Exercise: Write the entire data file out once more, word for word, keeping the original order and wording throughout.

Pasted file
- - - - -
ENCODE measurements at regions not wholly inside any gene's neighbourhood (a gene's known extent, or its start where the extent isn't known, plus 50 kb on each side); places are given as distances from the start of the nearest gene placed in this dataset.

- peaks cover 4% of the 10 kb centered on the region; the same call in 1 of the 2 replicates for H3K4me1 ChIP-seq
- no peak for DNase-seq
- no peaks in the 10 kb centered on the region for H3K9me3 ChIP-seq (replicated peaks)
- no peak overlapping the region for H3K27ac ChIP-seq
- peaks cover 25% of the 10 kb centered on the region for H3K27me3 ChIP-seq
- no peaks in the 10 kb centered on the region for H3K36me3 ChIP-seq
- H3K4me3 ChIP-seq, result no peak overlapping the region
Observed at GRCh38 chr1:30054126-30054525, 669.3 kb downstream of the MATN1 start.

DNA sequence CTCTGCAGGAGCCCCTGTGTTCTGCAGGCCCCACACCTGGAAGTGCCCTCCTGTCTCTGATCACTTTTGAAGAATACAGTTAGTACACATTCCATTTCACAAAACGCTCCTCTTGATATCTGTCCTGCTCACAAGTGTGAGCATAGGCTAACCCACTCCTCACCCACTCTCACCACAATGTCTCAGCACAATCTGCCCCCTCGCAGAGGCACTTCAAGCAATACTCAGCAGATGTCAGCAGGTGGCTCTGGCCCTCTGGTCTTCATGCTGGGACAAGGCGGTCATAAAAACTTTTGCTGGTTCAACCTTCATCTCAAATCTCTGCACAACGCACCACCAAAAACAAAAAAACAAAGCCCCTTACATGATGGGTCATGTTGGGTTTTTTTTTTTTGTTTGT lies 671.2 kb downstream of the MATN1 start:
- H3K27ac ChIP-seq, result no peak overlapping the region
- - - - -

ENCODE measurements at regions not wholly inside any gene's neighbourhood (a gene's known extent, or its start where the extent isn't known, plus 50 kb on each side); places are given as distances from the start of the nearest gene placed in this dataset.

- peaks cover 4% of the 10 kb centered on the region; the same call in 1 of the 2 replicates for H3K4me1 ChIP-seq
- no peak for DNase-seq
- no peaks in the 10 kb centered on the region for H3K9me3 ChIP-seq (replicated peaks)
- no peak overlapping the region for H3K27ac ChIP-seq
- peaks cover 25% of the 10 kb centered on the region for H3K27me3 ChIP-seq
- no peaks in the 10 kb centered on the region for H3K36me3 ChIP-seq
- H3K4me3 ChIP-seq, result no peak overlapping the region
Observed at GRCh38 chr1:30054126-30054525, 669.3 kb downstream of the MATN1 start.

DNA sequence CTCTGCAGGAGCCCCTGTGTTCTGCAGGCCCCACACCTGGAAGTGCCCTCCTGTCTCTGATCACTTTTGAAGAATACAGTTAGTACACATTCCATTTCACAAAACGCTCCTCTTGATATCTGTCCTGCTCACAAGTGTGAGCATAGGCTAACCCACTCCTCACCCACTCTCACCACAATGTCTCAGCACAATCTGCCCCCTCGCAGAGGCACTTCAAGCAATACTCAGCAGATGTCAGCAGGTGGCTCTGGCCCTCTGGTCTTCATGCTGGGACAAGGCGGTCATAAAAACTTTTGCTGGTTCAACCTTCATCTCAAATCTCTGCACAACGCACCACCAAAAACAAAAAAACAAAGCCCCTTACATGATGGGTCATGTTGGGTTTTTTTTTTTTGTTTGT lies 671.2 kb downstream of the MATN1 start:
- H3K27ac ChIP-seq, result no peak overlapping the region